Pymble student shines in Physics on the world stage
Tuesday 30 July, 2019
Pymble Year 12 student Jessie Lum (pictured second from right) this week achieved a Bronze Medal representing Australia in the 50th International Physics Olympiad (IPO) in Tel Aviv, Israel.
The IPO is the most prestigious international physics competition for secondary school students. Students from 76 countries spent nine days in Tel Aviv with host nation Israel putting on tours and events around the key attraction: two five-hour exams, one theory and one practical.
“The College is so proud of Jessie’s achievement at an international level, and her inspirational leadership and mentorship of her fellow students,” says Pymble Principal, Dr Kate Hadwen.
“Jessie is currently Pymble’s Robotics Captain, she was part of the team competing in the 2017 FIRST Robotics World Championship in Houston, Texas and also helped design and manage the robotics in last year’s School Musical,” says science teacher Dr Kristie Spence.
Jessie’s journey to the world stage began in Year 11 when she competed in the Australian Physics Olympiad.
As one of the top 24 students, she attended a two-week Physics summer school at the Australian National University, where she was one of the top five students selected to represent Australia at the 2019 IPO after spending a year doing exams and intensive training to make the cut.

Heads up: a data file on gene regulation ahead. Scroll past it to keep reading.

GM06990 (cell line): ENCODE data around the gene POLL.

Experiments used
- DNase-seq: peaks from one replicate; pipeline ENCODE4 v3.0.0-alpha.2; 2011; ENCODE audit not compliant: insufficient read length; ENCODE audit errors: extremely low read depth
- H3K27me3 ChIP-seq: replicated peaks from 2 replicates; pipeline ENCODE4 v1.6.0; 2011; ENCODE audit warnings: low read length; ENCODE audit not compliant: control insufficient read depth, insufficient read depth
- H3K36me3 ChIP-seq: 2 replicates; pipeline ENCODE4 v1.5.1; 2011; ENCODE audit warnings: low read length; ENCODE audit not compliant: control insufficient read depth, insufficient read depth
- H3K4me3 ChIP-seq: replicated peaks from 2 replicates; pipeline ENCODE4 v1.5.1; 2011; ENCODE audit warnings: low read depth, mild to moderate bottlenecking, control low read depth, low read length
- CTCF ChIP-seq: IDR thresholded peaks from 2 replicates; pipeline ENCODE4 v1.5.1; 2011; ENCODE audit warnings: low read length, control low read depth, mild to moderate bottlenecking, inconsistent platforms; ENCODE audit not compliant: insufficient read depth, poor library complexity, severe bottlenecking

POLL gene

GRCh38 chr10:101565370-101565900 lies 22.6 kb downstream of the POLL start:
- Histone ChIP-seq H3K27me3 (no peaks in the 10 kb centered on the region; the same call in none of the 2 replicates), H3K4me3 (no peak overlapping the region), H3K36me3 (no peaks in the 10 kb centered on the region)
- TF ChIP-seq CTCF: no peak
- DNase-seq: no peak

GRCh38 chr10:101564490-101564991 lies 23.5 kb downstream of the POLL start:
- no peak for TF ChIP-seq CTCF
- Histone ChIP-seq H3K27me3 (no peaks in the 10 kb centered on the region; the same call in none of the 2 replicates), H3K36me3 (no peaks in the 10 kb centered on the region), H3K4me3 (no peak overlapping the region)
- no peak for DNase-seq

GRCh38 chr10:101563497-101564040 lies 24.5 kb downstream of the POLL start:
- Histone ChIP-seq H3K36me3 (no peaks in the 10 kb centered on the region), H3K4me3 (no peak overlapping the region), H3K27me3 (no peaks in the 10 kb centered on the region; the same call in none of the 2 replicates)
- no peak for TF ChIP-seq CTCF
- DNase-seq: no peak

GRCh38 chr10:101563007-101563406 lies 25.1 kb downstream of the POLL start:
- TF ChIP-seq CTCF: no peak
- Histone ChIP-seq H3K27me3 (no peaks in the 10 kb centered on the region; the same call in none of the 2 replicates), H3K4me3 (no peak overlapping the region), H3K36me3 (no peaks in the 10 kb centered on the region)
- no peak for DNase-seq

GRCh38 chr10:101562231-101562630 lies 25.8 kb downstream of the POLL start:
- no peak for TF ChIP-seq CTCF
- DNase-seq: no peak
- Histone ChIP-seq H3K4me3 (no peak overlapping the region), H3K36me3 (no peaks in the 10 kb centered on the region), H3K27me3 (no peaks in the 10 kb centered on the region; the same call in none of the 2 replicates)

Jessie attended Parliament House last month to receive her Australian team blazer. She’s one of 17 brilliant young high school students representing Australia at the four UNESCO-sanctioned International Science Olympiads in Biology, Chemistry, Physics and Earth Science this year – all hosted in different countries.
The International Physics Olympiad (IPhO) began in Poland in 1967 and aims to test the highest level of knowledge, critical thinking, problem solving, practices and skills in theoretical and experimental physics.
This year’s competitors were challenged in their experimental exam with various optics and with finding electrical and thermal conductivities for different metals. The theory exam tested them on microwaves, a falling slinky and a thermoacoustic engine.
Pymble has produced its fair share of Olympians, with four Pymble students and graduates competing in the 2016 Summer Olympic Games in Rio, and we’ve also seen several previous students make it to the International Science Olympiads before.
“Pymble is committed to supporting girls to achieve in STEM at the highest level and Jessie is a shining example of the extraordinary heights reached by our Pymble students,” says Dr Hadwen.